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Tom DeignanOctober 04, 2019
Pennsylvania coal miners, 1942. (Wikimedia Commons)

This summer, I visited Scranton, Pa., with my family. We saw the New York Yankees’s AAA team, the Scranton/Wilkes-Barre RailRiders, beat the Louisville Bats, 5-4, and visited various locales referred to in NBC’s classic sitcom “The Office.” We also plunged 300 feet underground for the Lackawanna Coal Mine Tour, hosted by a knowledgeable young woman who did not shy away from the more gruesome details of mining: deadly explosions, deplorable conditions, laborers who were sometimes younger than my youngest child, age 11. 

Beaten Down, Worked Upby Steven Greenhouse

At one point, our tour guide asked: “Any questions? You really should have questions!” 

This was meant as comic relief, but it also illustrated a crucial point. Too often, we simply assume the profound wear and tear of mine work—hauntingly illustrated in a series of iconic photos taken by Lewis Hine only about 100 years ago—was the natural order of things, and that things simply were fine and dandy on their own. But if anyone inquired as to why things finally got a little better for Scranton’s miners, a big part of the answer would be unions. They were “the major force in ending sweatshops, making coal mines safer, and eliminating many of the worst, most dangerous working conditions in the United States,” the veteran New York Times journalist Steven Greenhouse writes in Beaten Down, Worked Up, an inspiring if occasionally frustrating book.

By now, the grim state of affairs for American workers has been well documented. “Labor unions represent just 6.4 percent of America’s private-sector workers and 10.5 percent of workers overall,” writes Greenhouse. “That’s the lowest percentage in more than a century and down from 35 percent in the 1950s.” He adds: “Labor’s share of national income has fallen at a faster rate in the United States than in any other major industrial nation since 1995”—this at a time when “the income of the richest one percent has risen to its highest level since the 1920s.”

In short, Greenhouse argues, “Something is fundamentally broken in the way many American employers treat their workers.”

From here, things get a little messy. First, there are certain inconvenient political realities.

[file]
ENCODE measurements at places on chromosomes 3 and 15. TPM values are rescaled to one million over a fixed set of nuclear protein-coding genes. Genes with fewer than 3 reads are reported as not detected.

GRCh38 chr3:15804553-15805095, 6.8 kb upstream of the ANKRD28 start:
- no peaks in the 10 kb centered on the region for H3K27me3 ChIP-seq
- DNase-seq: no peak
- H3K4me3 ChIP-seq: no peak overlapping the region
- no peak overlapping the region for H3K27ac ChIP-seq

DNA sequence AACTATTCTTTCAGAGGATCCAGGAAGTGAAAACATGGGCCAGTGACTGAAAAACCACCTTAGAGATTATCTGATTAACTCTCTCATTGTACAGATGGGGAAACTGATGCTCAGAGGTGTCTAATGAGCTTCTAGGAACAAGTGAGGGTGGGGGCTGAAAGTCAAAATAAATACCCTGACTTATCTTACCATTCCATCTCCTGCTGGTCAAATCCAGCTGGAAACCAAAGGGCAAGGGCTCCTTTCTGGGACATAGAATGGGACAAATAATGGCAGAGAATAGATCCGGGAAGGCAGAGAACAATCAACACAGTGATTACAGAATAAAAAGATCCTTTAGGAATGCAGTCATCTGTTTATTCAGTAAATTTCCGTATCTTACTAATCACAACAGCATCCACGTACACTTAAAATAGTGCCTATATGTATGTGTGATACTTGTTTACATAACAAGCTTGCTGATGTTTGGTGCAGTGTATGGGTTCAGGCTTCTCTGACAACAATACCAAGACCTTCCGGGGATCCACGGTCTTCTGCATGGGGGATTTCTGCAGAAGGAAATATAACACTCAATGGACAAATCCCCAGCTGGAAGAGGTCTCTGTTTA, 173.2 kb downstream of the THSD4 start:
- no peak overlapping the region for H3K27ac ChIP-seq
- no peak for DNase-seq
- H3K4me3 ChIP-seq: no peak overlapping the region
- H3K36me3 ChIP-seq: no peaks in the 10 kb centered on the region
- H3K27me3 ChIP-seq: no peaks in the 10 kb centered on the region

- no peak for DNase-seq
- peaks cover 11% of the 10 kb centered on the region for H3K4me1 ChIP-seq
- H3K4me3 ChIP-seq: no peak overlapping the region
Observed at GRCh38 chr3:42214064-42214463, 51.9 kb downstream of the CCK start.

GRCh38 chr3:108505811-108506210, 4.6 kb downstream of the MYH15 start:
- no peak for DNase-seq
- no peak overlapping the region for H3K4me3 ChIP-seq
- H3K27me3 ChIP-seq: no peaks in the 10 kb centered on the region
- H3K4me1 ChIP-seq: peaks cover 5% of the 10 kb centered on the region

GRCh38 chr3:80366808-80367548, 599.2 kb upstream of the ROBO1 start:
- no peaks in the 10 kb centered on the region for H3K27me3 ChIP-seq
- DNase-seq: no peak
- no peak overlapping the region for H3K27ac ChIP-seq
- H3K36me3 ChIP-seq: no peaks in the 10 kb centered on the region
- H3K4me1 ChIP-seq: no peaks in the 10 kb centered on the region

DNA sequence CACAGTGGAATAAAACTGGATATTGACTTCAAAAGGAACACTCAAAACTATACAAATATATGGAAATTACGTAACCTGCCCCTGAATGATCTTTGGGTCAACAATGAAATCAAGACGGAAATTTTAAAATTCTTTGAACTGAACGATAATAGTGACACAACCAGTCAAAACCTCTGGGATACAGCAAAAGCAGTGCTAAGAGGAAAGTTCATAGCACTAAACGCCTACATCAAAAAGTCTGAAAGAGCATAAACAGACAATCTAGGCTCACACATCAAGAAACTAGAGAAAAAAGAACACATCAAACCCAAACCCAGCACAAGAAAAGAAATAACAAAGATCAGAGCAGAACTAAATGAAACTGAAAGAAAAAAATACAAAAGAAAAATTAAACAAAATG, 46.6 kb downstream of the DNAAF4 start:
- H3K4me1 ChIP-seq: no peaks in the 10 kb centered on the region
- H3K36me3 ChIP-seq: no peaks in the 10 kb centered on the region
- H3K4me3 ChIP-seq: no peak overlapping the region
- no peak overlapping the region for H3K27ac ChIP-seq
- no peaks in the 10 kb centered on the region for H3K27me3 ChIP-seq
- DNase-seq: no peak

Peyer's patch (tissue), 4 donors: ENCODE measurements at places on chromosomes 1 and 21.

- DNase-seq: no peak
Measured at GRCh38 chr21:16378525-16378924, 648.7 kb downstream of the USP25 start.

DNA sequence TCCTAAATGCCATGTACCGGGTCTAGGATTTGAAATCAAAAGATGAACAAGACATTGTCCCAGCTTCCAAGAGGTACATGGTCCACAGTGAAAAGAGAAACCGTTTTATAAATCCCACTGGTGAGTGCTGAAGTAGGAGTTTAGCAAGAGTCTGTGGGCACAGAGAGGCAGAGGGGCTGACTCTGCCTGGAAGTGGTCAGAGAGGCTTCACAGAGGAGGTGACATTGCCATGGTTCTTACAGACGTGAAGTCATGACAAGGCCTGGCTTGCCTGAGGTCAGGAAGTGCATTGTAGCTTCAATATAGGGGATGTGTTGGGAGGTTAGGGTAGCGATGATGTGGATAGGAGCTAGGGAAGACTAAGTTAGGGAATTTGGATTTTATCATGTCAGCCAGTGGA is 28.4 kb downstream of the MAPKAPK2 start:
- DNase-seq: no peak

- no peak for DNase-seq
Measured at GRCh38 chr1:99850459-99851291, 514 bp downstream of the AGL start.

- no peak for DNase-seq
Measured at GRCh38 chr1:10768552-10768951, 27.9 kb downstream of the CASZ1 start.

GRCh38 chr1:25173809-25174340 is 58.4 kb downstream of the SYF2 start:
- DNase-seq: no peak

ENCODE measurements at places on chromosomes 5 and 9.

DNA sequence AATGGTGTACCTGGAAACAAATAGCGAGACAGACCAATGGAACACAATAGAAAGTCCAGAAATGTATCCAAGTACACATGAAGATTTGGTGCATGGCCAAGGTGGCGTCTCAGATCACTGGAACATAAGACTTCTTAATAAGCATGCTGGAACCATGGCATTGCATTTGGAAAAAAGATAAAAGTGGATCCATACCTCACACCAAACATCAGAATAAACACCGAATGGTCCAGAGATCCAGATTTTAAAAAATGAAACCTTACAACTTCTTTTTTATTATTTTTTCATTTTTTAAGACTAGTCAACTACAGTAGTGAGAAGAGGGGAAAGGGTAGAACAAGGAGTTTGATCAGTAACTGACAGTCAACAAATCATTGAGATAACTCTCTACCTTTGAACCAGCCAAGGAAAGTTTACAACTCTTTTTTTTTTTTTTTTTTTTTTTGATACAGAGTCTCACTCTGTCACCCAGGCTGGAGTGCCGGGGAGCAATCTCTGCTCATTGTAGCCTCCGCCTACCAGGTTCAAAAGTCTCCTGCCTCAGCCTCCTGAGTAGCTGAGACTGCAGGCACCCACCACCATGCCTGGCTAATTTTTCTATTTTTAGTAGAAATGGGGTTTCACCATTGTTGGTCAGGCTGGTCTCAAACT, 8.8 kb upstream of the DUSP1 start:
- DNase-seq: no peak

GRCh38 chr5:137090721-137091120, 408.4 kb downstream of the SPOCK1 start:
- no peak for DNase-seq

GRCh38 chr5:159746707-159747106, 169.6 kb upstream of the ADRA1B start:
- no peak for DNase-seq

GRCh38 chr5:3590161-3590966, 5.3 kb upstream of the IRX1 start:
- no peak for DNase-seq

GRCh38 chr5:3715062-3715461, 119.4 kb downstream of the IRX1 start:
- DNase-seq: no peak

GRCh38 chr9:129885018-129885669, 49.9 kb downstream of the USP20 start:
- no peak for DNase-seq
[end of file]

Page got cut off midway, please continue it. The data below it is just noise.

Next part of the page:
In 2016, “blue collar whites”—many of them union members and beneficiaries—“gave Trump the margins he needed to win Michigan, Pennsylvania and Wisconsin, and with those states overall victory,” writes Greenhouse.

In short, Greenhouse argues, “Something is fundamentally broken in the way many American employers treat their workers.”

This happened even though as a candidate Donald Trump, like most national Republicans, was explicit about his plans to appoint judges and cabinet heads with anti-union records. Look no further than the president’s nomination of Eugene Scalia as labor secretary back in July. Not only does Scalia have a long, pro-corporate record as a lawyer; it was the death in 2016 of Scalia’s father, Supreme Court Justice Antonin Scalia, that thrust pivotal union court cases back into the political spotlight.

Had Trump lost in 2016, a more labor-friendly replacement for Antonin Scalia might have made it to the Supreme Court and might have voted to reconsider cases like Janus vs. A.F.S.C.M.E., which made it much more difficult for public sector unions to organize. (Full disclosure: I belong to two such unions.) But Trump won, then nominated Neil Gorsuch to the court, and the rest is yet another sad chapter in American labor history.

So, what now?

Greenhouse attempts to make the case that amid these dark clouds, there are silver linings: Las Vegas’s Culinary Workers Union Local 226, The Coalition of Immokalee Workers (C.I.W.) in Florida, the St. Paul Federation of Teachers, the Fight for $15 campaign, which successfully lobbied for minimum-wage increases in numerous cities. All of these success stories are vividly sketched by Greenhouse, who illustrates the tangible ways they have improved the lives of workers like Francis Garcia, a 39-year-old housekeeper at the MGM Grand on Las Vegas’s famous strip. Garcia can now “support a family without needing food stamps, Medicaid, or housing subsidies.” These reports from the front lines are encouraging, and they make it painfully clear that some corporations are as “dependent” on the social safety net as the “public charges” fiscal conservatives love to shame.